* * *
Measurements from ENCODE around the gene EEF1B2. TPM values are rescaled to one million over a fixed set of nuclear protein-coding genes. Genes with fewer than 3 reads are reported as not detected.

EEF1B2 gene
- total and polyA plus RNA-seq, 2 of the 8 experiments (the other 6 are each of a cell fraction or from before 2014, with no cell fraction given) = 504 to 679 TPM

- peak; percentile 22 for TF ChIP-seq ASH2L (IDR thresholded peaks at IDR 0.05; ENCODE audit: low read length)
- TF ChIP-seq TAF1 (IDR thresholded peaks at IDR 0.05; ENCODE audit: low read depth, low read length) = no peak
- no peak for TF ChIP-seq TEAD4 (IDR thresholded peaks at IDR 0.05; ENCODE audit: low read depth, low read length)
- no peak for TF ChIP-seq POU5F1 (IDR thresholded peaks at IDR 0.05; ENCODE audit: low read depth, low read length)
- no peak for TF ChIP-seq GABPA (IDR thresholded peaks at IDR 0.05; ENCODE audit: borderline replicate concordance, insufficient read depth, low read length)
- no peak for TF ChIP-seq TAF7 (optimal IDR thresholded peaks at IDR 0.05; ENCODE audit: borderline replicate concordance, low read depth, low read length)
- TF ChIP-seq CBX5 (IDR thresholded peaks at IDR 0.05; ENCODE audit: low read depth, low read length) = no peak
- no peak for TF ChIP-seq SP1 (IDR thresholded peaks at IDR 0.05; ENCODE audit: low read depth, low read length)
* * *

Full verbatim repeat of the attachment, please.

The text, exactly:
Measurements from ENCODE around the gene EEF1B2. TPM values are rescaled to one million over a fixed set of nuclear protein-coding genes. Genes with fewer than 3 reads are reported as not detected.

EEF1B2 gene
- total and polyA plus RNA-seq, 2 of the 8 experiments (the other 6 are each of a cell fraction or from before 2014, with no cell fraction given) = 504 to 679 TPM

- peak; percentile 22 for TF ChIP-seq ASH2L (IDR thresholded peaks at IDR 0.05; ENCODE audit: low read length)
- TF ChIP-seq TAF1 (IDR thresholded peaks at IDR 0.05; ENCODE audit: low read depth, low read length) = no peak
- no peak for TF ChIP-seq TEAD4 (IDR thresholded peaks at IDR 0.05; ENCODE audit: low read depth, low read length)
- no peak for TF ChIP-seq POU5F1 (IDR thresholded peaks at IDR 0.05; ENCODE audit: low read depth, low read length)
- no peak for TF ChIP-seq GABPA (IDR thresholded peaks at IDR 0.05; ENCODE audit: borderline replicate concordance, insufficient read depth, low read length)
- no peak for TF ChIP-seq TAF7 (optimal IDR thresholded peaks at IDR 0.05; ENCODE audit: borderline replicate concordance, low read depth, low read length)
- TF ChIP-seq CBX5 (IDR thresholded peaks at IDR 0.05; ENCODE audit: low read depth, low read length) = no peak
- no peak for TF ChIP-seq SP1 (IDR thresholded peaks at IDR 0.05; ENCODE audit: low read depth, low read length)